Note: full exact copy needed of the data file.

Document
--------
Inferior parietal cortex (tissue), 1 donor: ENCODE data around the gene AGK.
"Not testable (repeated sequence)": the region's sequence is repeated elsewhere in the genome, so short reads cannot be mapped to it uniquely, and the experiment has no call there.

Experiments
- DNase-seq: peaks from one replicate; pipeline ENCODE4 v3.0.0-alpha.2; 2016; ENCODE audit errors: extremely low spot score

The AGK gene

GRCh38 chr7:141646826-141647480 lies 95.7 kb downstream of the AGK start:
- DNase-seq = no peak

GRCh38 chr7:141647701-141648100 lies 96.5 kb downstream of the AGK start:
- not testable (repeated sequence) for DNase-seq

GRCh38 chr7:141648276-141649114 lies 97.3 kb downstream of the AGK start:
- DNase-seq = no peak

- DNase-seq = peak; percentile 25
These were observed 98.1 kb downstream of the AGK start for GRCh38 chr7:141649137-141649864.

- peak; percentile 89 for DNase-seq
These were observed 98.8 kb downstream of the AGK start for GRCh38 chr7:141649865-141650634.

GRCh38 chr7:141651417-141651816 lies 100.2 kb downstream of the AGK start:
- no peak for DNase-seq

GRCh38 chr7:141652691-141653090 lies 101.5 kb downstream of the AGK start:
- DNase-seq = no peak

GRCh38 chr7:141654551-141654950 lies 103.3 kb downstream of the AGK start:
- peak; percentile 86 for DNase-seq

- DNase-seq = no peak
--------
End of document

Inferior parietal cortex (tissue), 1 donor: ENCODE data around the gene AGK.
"Not testable (repeated sequence)": the region's sequence is repeated elsewhere in the genome, so short reads cannot be mapped to it uniquely, and the experiment has no call there.

Experiments
- DNase-seq: peaks from one replicate; pipeline ENCODE4 v3.0.0-alpha.2; 2016; ENCODE audit errors: extremely low spot score

The AGK gene

GRCh38 chr7:141646826-141647480 lies 95.7 kb downstream of the AGK start:
- DNase-seq = no peak

GRCh38 chr7:141647701-141648100 lies 96.5 kb downstream of the AGK start:
- not testable (repeated sequence) for DNase-seq

GRCh38 chr7:141648276-141649114 lies 97.3 kb downstream of the AGK start:
- DNase-seq = no peak

- DNase-seq = peak; percentile 25
These were observed 98.1 kb downstream of the AGK start for GRCh38 chr7:141649137-141649864.

- peak; percentile 89 for DNase-seq
These were observed 98.8 kb downstream of the AGK start for GRCh38 chr7:141649865-141650634.

GRCh38 chr7:141651417-141651816 lies 100.2 kb downstream of the AGK start:
- no peak for DNase-seq

GRCh38 chr7:141652691-141653090 lies 101.5 kb downstream of the AGK start:
- DNase-seq = no peak

GRCh38 chr7:141654551-141654950 lies 103.3 kb downstream of the AGK start:
- peak; percentile 86 for DNase-seq

- DNase-seq = no peak